He intrigued his AGS audience with the news that Hong Kong venture capital company Deep Knowledge Adventures had appointed a robot director, “Vital”, to its board in 2014. Finkel considered whether that meant a generation of “director-bots” would supersede the human variety, given the ubiquity of AI in industry (the answer is no, but more on this later).
However, Finkel also praised innovation that didn’t rely on technology, using Rio Tinto’s commitment to safety as an analogy for creating a culture imbued with integrity.
He said Rio Tinto’s success — injuries fell steadily over decades — “was possible because they changed human behaviour to focus on safety all the time”. This meant asking employees to report accidents at home as well as on the job, to “raise awareness of the importance of safety in all aspects of employees’ lives”.
At work, the company taught safety to new employees, reinforced its importance to existing staff, ensured no-one was penalised for prioritising it, and avoided any incentives that might inadvertently lead to risky behaviour. Finkel advised companies to replicate those four steps, substituting “integrity” for safety.
Nuts and bolts
Other suggested parameters were ensuring transparency and trust and guidance for working within the “bandwidth of humans” — resisting the temptation to chair more than two public companies or to serve on more than four public company boards. Chairs should ensure directors aren’t “snowed with documents” by breaking board papers into two packs — one essential, the other for background; and avoid exhaustive (and exhausting) committee minutes by calling for narrative reports from subcommittee chairs. For major projects, consider assigning a “task-and-finish” committee of two or three directors to do the work. Finally, be fearless in talking directly to senior management to gain deep, candid perspectives.
This “nuts and bolts” approach was exemplified during Finkel’s chancellorship of Monash University in Melbourne. He recalled starting with “21 council members, hundreds of pages per meeting, six two-hour meetings per year, plus an annual two-day offsite strategic planning conference”.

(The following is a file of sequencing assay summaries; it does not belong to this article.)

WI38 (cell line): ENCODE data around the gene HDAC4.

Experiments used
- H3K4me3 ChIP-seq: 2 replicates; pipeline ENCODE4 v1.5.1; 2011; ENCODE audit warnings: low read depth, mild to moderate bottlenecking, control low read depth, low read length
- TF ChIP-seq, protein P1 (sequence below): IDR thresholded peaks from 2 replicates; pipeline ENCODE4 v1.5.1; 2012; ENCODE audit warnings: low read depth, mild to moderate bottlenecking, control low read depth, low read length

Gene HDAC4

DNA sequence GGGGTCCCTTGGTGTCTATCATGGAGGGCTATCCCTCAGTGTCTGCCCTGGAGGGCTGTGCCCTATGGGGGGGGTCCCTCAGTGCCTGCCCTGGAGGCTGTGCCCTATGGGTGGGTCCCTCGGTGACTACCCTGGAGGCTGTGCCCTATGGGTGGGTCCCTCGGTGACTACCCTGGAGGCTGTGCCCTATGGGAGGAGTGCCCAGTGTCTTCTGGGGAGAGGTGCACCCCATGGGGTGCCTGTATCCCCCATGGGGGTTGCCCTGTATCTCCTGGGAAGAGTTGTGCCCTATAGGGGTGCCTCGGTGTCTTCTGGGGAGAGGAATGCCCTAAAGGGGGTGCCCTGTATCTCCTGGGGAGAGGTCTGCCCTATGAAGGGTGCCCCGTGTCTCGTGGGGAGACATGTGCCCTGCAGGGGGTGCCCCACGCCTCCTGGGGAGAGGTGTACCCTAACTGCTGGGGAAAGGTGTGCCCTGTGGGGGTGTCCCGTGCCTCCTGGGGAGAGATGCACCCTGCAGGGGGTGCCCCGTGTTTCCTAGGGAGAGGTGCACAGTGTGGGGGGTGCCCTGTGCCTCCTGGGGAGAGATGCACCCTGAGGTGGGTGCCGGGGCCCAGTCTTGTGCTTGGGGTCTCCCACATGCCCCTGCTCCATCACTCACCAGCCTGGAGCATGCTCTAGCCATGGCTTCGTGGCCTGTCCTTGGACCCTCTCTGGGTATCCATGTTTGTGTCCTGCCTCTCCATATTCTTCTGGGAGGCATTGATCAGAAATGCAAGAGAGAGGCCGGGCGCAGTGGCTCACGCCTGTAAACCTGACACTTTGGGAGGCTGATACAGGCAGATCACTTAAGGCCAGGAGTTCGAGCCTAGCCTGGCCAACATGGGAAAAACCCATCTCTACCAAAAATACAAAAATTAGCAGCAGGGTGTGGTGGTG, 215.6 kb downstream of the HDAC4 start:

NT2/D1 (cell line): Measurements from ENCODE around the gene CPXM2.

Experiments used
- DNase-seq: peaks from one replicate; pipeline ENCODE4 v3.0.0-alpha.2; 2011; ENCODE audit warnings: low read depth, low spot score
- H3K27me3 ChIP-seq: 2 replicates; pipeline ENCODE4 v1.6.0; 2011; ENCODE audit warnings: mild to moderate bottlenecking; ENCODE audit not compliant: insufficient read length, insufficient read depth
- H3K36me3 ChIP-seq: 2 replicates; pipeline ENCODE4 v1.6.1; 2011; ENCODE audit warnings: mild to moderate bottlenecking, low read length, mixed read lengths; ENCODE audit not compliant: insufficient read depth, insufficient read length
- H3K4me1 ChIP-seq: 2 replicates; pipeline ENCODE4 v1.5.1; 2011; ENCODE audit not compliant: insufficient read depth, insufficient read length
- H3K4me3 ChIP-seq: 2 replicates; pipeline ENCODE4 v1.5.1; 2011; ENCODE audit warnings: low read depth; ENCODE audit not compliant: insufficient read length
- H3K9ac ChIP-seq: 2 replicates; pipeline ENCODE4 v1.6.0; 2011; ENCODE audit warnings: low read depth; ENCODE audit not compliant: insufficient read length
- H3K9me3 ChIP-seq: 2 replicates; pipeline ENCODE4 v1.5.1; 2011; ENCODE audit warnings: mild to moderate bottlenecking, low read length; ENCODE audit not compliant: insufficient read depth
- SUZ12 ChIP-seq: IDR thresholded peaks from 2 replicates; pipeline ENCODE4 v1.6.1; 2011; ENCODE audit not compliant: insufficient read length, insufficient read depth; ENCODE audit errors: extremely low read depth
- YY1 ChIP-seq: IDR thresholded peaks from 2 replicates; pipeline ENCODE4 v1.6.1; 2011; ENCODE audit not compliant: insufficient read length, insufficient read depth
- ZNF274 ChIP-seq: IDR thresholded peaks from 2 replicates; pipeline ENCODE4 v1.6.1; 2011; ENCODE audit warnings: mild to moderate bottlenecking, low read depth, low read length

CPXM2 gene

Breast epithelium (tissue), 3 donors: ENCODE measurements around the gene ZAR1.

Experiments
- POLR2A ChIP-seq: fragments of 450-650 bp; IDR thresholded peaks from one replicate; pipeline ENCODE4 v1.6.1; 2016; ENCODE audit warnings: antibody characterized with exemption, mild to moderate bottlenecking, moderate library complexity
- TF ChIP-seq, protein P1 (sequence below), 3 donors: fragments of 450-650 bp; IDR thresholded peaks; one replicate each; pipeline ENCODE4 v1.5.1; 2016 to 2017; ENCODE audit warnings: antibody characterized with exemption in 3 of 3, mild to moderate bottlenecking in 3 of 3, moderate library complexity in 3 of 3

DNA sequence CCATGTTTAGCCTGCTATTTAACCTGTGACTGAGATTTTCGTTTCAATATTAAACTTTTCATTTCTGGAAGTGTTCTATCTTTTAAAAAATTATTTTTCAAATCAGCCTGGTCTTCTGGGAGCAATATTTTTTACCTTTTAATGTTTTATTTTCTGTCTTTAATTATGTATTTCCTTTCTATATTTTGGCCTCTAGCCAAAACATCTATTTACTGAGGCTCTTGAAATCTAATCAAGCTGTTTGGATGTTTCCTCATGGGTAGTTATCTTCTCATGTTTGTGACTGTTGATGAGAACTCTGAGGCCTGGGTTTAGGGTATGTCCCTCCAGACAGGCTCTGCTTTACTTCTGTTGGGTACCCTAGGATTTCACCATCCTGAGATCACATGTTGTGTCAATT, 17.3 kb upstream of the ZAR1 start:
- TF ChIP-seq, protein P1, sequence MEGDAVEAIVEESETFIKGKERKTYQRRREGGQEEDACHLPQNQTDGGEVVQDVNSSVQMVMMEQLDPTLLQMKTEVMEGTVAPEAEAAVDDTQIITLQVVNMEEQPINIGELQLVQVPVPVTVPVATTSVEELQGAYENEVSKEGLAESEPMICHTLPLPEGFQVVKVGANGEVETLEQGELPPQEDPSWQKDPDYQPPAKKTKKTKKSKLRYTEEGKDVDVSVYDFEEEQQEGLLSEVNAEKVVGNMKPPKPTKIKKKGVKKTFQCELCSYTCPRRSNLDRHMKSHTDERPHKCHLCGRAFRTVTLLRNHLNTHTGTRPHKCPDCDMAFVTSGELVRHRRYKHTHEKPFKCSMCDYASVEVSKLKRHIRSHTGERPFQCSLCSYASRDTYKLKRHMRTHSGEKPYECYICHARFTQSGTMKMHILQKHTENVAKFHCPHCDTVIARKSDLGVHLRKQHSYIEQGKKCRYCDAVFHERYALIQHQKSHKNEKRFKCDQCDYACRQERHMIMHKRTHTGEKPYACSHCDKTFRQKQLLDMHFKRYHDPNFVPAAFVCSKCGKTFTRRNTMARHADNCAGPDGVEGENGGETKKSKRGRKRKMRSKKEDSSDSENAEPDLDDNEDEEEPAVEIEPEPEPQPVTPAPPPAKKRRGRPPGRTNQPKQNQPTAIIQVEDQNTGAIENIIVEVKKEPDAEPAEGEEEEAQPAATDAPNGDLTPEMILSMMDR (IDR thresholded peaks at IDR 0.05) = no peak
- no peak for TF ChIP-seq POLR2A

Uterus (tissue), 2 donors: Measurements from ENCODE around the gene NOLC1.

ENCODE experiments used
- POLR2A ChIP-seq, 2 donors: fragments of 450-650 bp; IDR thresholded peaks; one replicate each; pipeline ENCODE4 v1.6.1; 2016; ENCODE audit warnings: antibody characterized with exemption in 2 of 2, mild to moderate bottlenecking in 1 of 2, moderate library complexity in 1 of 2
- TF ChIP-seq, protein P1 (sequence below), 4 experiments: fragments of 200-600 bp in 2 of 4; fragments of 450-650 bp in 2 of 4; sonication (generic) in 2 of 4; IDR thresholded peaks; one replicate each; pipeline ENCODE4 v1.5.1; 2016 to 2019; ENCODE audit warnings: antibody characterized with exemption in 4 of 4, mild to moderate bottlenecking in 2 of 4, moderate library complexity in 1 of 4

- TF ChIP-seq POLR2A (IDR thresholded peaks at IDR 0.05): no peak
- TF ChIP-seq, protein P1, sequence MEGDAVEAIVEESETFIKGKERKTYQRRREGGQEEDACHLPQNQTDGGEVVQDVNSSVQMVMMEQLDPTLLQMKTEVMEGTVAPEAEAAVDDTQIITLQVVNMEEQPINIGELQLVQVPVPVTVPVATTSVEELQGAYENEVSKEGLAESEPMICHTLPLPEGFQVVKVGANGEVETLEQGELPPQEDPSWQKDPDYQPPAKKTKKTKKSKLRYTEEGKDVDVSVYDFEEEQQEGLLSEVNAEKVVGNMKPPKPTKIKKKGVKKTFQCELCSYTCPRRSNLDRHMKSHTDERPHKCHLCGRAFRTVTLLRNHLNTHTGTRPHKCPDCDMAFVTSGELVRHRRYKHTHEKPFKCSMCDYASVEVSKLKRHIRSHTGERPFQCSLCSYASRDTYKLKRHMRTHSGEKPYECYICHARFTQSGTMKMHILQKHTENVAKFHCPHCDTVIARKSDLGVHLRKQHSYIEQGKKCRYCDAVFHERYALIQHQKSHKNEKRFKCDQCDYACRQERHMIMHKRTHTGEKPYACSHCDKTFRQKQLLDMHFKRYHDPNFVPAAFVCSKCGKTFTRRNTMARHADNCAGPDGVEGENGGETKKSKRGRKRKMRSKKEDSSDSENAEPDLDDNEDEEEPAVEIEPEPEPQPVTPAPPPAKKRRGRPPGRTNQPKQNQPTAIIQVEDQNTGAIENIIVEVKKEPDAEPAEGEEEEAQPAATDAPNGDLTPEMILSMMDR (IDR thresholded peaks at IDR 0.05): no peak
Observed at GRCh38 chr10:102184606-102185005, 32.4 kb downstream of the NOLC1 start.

“But is it reasonable to only think strategically once per year?” he asked. “Eventually, we decreased to 15 council members, split the papers into two packs, increased the number of meetings to eight per year and increased their duration to three hours.” This meant time in every meeting to think strategically, and the annual offsite conference was dispensed with.
Part motivational speech, Finkel’s address was also an endorsement of confidently modifying a system far from obsolete. Deep Venture Knowledge’s Vital, which can predict risk by crunching “millions of data points across 50 parameters describing a target company”, and has the power of veto over investment decisions, is still missing a crucial quality: artificial general intelligence.
This is “the digital equivalent of the package deal of human abilities, human insights and human experiences,” Finkel explained. “The experts tell us the world of artificial general intelligence is unlikely to be with us until 2050, perhaps longer.
In a nutshell, the role of directors is governance and guidance. If you just focus on governance, you’re an auditor. If you just focus on guidance, you’re a life coach. If you achieve both, you’re a future-proof director. AI, eat your heart out."